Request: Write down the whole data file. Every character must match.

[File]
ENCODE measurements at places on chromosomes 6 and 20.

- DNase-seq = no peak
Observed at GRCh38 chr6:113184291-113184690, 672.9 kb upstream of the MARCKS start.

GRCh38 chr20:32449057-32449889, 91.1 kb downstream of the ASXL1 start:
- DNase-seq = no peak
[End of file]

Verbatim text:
ENCODE measurements at places on chromosomes 6 and 20.

- DNase-seq = no peak
Observed at GRCh38 chr6:113184291-113184690, 672.9 kb upstream of the MARCKS start.

GRCh38 chr20:32449057-32449889, 91.1 kb downstream of the ASXL1 start:
- DNase-seq = no peak